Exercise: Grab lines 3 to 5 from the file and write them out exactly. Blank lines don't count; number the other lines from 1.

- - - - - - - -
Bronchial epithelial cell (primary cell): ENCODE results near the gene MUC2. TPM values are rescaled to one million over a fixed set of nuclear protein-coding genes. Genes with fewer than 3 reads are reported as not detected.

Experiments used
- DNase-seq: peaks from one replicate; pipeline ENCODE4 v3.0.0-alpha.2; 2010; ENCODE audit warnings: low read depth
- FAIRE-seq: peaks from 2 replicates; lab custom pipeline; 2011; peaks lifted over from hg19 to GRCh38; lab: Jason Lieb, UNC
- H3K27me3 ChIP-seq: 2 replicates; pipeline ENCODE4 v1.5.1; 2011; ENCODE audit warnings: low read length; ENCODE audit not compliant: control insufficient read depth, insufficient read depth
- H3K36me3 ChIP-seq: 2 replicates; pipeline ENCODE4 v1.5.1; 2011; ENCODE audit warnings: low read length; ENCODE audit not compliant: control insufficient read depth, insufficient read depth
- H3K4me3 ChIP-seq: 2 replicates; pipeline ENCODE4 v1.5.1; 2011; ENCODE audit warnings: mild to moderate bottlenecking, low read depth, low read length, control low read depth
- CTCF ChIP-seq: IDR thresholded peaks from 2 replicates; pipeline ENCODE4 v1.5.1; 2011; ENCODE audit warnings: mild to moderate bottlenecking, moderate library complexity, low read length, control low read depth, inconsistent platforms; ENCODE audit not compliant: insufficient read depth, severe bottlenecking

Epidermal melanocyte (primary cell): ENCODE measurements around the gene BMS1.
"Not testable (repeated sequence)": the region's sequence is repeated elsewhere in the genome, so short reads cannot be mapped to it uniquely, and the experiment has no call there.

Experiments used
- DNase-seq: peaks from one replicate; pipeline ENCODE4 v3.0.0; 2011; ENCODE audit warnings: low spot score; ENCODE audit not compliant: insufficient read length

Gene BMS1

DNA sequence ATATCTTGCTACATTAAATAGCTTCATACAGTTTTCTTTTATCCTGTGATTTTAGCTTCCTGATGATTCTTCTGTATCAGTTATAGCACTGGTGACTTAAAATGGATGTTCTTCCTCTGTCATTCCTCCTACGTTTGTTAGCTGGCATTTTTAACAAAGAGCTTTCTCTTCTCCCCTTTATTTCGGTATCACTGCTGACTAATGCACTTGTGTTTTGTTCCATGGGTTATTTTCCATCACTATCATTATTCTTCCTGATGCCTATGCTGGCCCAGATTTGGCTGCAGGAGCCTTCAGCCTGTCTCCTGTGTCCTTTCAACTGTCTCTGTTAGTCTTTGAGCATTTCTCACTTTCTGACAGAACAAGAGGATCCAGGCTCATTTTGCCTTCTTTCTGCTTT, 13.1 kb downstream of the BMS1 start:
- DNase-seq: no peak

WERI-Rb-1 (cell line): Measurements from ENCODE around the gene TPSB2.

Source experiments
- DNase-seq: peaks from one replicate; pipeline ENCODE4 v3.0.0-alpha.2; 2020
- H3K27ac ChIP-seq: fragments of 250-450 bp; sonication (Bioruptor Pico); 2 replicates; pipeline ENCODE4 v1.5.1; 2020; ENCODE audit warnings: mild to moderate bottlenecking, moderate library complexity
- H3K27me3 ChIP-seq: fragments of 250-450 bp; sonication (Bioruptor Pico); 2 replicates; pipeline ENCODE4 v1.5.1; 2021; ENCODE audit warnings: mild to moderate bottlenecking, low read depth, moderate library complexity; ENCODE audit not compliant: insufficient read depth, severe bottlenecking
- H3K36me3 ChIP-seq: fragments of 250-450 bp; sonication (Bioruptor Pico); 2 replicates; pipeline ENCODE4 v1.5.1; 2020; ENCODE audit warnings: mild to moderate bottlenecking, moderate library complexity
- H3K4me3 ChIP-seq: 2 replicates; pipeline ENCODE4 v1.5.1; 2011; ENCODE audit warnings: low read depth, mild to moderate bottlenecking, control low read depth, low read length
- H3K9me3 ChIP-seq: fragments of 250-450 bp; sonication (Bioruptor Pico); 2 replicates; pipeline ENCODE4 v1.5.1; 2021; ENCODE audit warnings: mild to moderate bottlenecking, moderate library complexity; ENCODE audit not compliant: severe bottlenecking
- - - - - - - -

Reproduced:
- DNase-seq: peaks from one replicate; pipeline ENCODE4 v3.0.0-alpha.2; 2010; ENCODE audit warnings: low read depth
- FAIRE-seq: peaks from 2 replicates; lab custom pipeline; 2011; peaks lifted over from hg19 to GRCh38; lab: Jason Lieb, UNC
- H3K27me3 ChIP-seq: 2 replicates; pipeline ENCODE4 v1.5.1; 2011; ENCODE audit warnings: low read length; ENCODE audit not compliant: control insufficient read depth, insufficient read depth